Before leaving the exhibition through a room with hundreds of stainless steel balls, you will pass through “My Eternal Soul”, a project comprising over 500 colourful canvases, some of which are exhibited in Singapore.

“My Eternal Soul” comprises more than 500 canvases, some of which are exhibited in Singapore.

The exhibition polarizes between art and mainstream. I guess it is one of the most Instagrammed exhibitions at the moment. I think it is a great approach to bring more people to the museum. I saw a lot of visitors which would usually not be the typical “art crowd”.

“Life is the Heart of Rainbow” builds bridges between art and mainstream. It is an attempt to build bridges and democratize art. Whether this approach of bringing more people into museums is successful and not leading to people coming for the Instagram-experience rather than the art, remains to be seen.

However, I sometimes had the impression that it was more important for the majority of visitors to get an Instagram-worthy picture rather than thinking about the impact and messages of the artist. But I guess that is a risk that we have to assess in the future.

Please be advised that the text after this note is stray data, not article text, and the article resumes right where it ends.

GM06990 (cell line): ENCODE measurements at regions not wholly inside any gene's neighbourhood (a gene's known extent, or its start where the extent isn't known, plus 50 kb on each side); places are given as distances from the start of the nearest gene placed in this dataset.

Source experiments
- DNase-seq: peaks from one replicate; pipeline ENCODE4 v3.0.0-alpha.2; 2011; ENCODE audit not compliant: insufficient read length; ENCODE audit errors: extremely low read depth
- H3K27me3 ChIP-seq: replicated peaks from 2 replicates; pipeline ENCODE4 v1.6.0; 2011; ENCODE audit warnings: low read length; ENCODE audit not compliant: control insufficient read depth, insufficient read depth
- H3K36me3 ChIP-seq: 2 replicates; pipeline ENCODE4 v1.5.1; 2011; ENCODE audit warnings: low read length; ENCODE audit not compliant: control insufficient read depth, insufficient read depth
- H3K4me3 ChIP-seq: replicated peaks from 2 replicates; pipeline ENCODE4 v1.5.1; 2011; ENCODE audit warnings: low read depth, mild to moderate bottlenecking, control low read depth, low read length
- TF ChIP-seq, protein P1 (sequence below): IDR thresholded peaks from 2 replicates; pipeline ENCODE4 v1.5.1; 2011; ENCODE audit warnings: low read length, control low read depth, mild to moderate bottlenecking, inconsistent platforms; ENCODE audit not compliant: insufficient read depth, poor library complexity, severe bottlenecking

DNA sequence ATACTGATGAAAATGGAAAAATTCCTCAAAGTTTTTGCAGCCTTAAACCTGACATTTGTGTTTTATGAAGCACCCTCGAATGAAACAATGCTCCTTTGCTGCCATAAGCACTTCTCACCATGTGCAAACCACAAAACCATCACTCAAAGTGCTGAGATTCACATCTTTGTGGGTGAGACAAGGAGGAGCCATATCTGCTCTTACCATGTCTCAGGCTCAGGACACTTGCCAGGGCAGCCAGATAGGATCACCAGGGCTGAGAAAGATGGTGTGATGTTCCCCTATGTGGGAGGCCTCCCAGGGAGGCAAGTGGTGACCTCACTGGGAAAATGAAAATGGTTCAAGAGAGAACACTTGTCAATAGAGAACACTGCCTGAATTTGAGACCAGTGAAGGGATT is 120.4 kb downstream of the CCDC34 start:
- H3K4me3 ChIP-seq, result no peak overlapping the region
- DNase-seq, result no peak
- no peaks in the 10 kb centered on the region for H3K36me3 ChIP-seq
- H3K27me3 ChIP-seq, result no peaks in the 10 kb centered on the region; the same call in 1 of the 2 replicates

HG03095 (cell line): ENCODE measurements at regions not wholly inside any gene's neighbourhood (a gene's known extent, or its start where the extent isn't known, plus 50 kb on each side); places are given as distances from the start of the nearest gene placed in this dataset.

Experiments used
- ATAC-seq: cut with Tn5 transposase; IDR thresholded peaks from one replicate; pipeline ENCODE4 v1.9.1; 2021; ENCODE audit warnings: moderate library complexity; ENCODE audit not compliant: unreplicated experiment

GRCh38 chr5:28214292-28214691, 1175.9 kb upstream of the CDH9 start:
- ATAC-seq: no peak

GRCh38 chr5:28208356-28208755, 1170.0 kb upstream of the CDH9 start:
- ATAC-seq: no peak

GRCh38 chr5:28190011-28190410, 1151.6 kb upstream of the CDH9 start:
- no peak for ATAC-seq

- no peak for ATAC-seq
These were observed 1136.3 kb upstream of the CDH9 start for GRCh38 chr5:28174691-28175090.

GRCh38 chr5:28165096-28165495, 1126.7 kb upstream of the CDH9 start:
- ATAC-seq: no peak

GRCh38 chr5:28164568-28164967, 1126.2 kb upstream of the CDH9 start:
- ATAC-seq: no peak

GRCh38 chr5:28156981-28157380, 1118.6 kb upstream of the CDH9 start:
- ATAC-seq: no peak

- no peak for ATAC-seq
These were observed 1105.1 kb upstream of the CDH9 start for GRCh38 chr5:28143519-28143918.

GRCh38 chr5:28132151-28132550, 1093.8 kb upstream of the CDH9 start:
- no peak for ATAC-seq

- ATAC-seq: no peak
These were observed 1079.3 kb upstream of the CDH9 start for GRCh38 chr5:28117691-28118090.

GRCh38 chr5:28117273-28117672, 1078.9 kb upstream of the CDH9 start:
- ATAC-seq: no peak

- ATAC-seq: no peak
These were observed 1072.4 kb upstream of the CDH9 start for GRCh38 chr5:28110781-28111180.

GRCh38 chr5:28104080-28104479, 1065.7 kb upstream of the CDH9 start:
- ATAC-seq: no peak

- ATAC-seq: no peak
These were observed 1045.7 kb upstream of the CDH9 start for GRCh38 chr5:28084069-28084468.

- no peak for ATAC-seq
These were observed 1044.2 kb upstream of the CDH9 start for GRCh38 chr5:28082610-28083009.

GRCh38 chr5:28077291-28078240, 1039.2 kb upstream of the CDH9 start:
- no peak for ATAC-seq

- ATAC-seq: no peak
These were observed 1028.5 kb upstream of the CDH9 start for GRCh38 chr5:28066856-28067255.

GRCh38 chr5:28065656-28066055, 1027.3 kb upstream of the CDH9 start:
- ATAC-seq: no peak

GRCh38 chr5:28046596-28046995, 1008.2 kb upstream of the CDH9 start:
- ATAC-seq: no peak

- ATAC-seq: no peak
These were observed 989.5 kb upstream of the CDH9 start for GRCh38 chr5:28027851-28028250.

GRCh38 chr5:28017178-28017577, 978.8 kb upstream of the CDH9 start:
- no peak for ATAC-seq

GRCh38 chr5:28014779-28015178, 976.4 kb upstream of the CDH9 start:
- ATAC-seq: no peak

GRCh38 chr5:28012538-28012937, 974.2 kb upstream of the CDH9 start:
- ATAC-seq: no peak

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Stainless steel balls covering the floor

I personally really enjoyed the exhibition. Make sure to go immeditaley after the NAtional Gallery opens in the morning and book your ticket in advance to jump the queue. Unfortunately, I only had time to visit in the afternoon during the busiest time and had to wait in line for 30 minutes to purchase a ticket. The exhibition was really crowded and unfortunately some people did not really care about other visitors and were quite noisy. Sorry for being harsh, but even though I think that a museum is not a holy grail were we have to be absolutely quiet, I think we should limit our noise to a level that all the other visitors can still enjoy the exhibits.

“Yayoi Kusama – Life is the Heart of a Rainbow” is open daily until 3 September 2017.

National Gallery of Singapore, 1 St. Andrew’s Rd, Singapore (nearest MRT station City Hall; you can reach the museum by bus as well)

Opening times: Sunday to Thurday and Public Holidays: 10 am – 7 pm, Friday, Saturday and Eve of Public Holidays 10 am – 10 pm (last admission 30 minutes before closing time).

Tickets: SGD 15 for Singaporeans/PRs, SGD 25 for Non-Singaporeans (concessions and free entry are available for certain groups). I recommend getting an all-access pass is SGD 30 (for Non-Singaporeans) which includes the Kusama exhibition. The permanent collection of the National Gallery is also worth seeing. (Stay tuned for my Museum Review). Online ticket purchase is highly recommended.

All the information used in the article above is based on the information in the exhibition brochure and the walls accompanying the exhibits and my visit to the museum in July 2017.